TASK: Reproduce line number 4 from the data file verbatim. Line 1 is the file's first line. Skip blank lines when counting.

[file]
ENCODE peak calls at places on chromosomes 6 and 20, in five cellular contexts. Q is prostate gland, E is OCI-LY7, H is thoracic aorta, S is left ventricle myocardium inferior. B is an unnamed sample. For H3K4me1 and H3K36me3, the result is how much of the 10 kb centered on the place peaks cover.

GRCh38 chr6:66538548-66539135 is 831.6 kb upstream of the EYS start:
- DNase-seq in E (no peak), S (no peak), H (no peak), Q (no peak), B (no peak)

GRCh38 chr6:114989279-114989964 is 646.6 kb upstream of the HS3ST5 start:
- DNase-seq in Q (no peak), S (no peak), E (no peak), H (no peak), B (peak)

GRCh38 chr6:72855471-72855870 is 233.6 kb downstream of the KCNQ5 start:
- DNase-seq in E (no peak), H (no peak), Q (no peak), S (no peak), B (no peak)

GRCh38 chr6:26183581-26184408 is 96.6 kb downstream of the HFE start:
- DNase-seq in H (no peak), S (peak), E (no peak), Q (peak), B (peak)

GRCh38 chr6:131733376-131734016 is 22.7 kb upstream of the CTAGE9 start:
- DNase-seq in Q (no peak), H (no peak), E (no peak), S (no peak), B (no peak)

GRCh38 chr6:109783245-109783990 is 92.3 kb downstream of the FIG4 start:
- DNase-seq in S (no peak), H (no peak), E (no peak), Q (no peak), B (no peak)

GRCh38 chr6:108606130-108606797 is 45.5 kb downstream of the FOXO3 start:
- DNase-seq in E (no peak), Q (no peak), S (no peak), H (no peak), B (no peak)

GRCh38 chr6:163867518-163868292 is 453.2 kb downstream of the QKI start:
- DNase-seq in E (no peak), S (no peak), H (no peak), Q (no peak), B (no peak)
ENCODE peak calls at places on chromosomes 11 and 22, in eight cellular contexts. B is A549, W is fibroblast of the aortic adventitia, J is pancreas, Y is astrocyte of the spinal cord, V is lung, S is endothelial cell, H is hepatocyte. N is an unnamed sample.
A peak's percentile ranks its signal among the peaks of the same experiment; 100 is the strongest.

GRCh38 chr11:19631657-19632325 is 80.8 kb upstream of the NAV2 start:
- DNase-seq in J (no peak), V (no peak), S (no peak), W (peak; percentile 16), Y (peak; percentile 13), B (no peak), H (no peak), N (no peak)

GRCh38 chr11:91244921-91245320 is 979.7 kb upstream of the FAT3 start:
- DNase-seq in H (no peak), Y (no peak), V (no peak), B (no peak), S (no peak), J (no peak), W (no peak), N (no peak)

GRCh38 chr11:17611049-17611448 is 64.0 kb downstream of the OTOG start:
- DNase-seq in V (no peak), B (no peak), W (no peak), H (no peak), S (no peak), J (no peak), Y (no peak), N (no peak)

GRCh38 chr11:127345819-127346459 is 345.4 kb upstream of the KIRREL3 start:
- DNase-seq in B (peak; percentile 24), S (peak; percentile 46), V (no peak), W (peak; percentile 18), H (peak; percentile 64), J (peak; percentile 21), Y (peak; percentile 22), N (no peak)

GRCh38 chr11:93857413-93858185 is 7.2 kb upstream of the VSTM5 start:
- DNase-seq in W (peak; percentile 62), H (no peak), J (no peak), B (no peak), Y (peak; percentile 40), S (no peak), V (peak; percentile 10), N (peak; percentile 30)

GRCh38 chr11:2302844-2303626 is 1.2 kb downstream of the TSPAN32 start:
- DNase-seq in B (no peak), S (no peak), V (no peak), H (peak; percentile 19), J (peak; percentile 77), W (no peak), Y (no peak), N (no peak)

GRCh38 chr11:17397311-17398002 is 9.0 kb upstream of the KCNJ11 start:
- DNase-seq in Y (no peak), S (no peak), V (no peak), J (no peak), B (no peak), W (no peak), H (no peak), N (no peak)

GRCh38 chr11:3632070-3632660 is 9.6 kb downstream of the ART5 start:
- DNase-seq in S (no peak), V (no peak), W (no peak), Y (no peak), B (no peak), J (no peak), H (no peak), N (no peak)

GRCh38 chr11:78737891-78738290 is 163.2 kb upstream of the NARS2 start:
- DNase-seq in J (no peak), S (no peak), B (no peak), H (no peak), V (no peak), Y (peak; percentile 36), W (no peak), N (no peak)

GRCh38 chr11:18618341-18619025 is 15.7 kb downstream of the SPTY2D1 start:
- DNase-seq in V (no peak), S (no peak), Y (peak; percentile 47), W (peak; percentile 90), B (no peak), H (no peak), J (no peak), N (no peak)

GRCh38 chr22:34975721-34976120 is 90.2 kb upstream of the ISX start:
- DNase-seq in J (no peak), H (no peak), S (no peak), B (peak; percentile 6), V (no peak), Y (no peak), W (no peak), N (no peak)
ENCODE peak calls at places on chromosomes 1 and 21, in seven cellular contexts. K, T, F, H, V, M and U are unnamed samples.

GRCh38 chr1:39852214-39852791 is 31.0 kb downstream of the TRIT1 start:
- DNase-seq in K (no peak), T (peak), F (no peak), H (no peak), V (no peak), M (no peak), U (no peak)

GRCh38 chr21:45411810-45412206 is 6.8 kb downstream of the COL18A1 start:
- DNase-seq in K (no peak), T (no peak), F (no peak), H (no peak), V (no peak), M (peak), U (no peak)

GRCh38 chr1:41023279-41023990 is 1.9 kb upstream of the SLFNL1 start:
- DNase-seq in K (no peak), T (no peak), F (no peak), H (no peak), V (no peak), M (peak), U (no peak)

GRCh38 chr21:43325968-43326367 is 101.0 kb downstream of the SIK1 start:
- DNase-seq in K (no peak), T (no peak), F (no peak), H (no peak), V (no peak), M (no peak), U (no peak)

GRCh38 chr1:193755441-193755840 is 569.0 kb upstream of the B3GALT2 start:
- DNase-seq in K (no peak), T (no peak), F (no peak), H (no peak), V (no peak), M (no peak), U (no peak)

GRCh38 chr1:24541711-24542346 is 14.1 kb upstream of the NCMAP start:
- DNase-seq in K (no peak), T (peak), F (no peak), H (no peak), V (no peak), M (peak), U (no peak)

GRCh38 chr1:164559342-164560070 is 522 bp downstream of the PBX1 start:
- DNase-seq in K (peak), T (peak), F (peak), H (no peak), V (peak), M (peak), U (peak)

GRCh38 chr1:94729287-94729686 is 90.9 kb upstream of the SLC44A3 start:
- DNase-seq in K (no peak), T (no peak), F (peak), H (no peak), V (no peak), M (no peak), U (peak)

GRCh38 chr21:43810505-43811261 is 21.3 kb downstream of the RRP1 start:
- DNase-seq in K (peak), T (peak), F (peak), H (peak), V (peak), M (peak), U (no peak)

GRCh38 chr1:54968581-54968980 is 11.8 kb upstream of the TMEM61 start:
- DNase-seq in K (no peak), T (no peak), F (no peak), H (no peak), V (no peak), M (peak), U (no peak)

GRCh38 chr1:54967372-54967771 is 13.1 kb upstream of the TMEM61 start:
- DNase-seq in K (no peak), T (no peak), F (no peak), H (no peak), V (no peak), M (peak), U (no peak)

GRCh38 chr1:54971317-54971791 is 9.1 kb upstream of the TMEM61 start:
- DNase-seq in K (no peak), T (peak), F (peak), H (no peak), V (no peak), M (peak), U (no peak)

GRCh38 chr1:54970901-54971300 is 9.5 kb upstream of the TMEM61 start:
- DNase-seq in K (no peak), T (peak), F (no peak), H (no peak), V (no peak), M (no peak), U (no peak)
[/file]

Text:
GRCh38 chr6:114989279-114989964 is 646.6 kb upstream of the HS3ST5 start: